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Guthrie and colleagues (Gut 2003;52:1616–22) described the results of cluster analysis in a patient sample with severe irritable bowel syndrome (IBS). Their analysis investigated a broad range of factors in addition to symptoms; these included psychosocial measures (psychiatric involvement, health service encounters, quality of life) and physiological parameters (rectal thresholds). The authors have demonstrated that severe IBS can be classified according to non-symptom characteristics and, in particular, according to the level of psychological distress, service encounters, and rectal sensitivity. They describe three groups which they labelled “distressed high utilisers,” “distressed low utilisers”, and “tolerant low utilisers.” The authors defend their analysis on clinical grounds and point to treatment implications for each of these groups.
We feel that there are some fundamental points about the nature of cluster analysis that readers of this paper should not overlook. Cluster analysis was initially developed to create and/or evaluate classifications.1 Its application to gastrointestinal research has followed this approach. In recent years, clustering techniques have been applied to confirm that IBS and functional dyspepsia exist as separate clinical entities, and to evaluate specific syndrome subgroups, as described by the current Rome criteria.2–4 Following traditional clinical approaches, cluster solutions have generally been derived from symptom based parameters, including frequency, severity, and predominant complaint.
The term “cluster analysis” describes a range of procedures which use empirical methods to form groups of highly similar entities. While the notion that cluster analysis is solution seeking, operation of these techniques is essentially solution imposing; that is, clustering methods will always place objects into groups. Furthermore, as there are no formal statistical procedures to evaluate the resulting solution, the reasonableness of any solution is determined only on the basis of personal judgement. This is a problem. Indeed, critics of the approach have argued that cluster analysis encourages “naive empiricism”—that is, inclusion of as many variables as possible in the hope that a meaningful structure will come out.1,5 However, proponents of cluster analysis have suggested that careful selection of variables on theoretical grounds can overcome this limitation.1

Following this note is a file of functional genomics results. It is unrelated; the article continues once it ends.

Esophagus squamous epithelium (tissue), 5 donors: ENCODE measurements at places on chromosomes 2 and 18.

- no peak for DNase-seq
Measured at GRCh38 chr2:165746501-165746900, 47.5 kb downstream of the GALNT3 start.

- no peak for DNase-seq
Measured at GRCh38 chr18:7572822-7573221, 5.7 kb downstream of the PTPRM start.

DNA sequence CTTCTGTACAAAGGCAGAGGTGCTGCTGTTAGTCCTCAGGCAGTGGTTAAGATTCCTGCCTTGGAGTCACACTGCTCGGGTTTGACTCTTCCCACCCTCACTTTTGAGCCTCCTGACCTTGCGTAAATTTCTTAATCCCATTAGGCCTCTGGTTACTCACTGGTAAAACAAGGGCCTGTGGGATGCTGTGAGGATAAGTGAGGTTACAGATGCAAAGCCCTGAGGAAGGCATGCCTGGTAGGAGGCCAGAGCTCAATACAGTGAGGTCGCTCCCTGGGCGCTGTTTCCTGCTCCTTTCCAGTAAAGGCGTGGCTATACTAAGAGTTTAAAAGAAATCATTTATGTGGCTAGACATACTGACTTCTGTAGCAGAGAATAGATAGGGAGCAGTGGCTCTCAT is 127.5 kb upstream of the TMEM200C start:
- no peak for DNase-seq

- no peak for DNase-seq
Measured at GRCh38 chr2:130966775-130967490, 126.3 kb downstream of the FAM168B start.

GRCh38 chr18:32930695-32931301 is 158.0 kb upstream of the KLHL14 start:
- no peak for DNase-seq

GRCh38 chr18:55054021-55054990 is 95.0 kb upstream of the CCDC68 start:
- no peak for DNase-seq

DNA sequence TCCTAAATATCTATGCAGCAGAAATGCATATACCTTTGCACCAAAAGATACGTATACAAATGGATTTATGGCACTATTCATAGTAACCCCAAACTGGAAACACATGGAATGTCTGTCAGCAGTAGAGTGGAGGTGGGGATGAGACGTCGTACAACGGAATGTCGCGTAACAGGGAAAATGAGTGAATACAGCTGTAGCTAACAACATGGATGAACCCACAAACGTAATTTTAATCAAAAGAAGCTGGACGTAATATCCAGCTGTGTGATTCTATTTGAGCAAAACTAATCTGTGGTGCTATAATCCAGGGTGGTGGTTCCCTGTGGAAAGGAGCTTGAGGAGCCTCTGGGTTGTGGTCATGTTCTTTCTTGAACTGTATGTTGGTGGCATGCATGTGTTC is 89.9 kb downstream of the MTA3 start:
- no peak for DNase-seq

It is intuitively obvious that any single entity can be classified according to a broad range of dimensions, and Guthrie et al have certainly demonstrated this with respect to IBS. However, we rarely classify any object or entity according to all possible dimensions simultaneously; this would lead to a complex set of descriptors which may be unwieldy and contain many redundancies. Rather, we tend to select out a subset of meaningful dimensions that best suit our purposes in forming a classification.
There are certainly theoretical grounds for considering psychological involvement when evaluating patients with IBS. The association of IBS with psychological disturbance and health care seeking has been well described, and our understanding of these factors has contributed greatly to current therapeutic approaches. However, we challenge the proposed classification of IBS according to psychological involvement on two grounds. Firstly, we view this as a step towards naïve empiricism; other researchers may be encouraged to replicate these analyses across a broader and even more diverse (yet irrelevant) range of dimensions. This is not likely to produce a parsimonious classification scheme that is useful in either clinical practice or the research setting. Secondly, classification of IBS according to psychological and/or psychiatric involvement may stigmatise some patients with this complaint; one of the unfortunate consequences of classification is the tendency to attach labels to the subgroups that emerge.
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